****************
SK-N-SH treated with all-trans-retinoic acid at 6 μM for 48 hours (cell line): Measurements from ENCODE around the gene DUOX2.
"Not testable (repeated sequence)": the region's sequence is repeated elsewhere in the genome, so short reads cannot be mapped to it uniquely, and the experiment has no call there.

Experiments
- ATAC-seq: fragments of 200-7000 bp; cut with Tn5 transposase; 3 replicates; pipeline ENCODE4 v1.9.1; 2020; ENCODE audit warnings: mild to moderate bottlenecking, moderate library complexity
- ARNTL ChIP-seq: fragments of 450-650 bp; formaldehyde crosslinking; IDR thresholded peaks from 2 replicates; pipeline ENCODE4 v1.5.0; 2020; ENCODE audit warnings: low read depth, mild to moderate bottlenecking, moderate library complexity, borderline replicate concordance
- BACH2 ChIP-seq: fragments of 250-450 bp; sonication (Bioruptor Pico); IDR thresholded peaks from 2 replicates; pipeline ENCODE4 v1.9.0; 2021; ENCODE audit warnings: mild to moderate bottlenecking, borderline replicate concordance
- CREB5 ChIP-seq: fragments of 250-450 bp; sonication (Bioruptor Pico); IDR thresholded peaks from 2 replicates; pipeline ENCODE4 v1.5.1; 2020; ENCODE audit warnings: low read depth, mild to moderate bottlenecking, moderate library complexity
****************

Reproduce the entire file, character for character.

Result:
SK-N-SH treated with all-trans-retinoic acid at 6 μM for 48 hours (cell line): Measurements from ENCODE around the gene DUOX2.
"Not testable (repeated sequence)": the region's sequence is repeated elsewhere in the genome, so short reads cannot be mapped to it uniquely, and the experiment has no call there.

Experiments
- ATAC-seq: fragments of 200-7000 bp; cut with Tn5 transposase; 3 replicates; pipeline ENCODE4 v1.9.1; 2020; ENCODE audit warnings: mild to moderate bottlenecking, moderate library complexity
- ARNTL ChIP-seq: fragments of 450-650 bp; formaldehyde crosslinking; IDR thresholded peaks from 2 replicates; pipeline ENCODE4 v1.5.0; 2020; ENCODE audit warnings: low read depth, mild to moderate bottlenecking, moderate library complexity, borderline replicate concordance
- BACH2 ChIP-seq: fragments of 250-450 bp; sonication (Bioruptor Pico); IDR thresholded peaks from 2 replicates; pipeline ENCODE4 v1.9.0; 2021; ENCODE audit warnings: mild to moderate bottlenecking, borderline replicate concordance
- CREB5 ChIP-seq: fragments of 250-450 bp; sonication (Bioruptor Pico); IDR thresholded peaks from 2 replicates; pipeline ENCODE4 v1.5.1; 2020; ENCODE audit warnings: low read depth, mild to moderate bottlenecking, moderate library complexity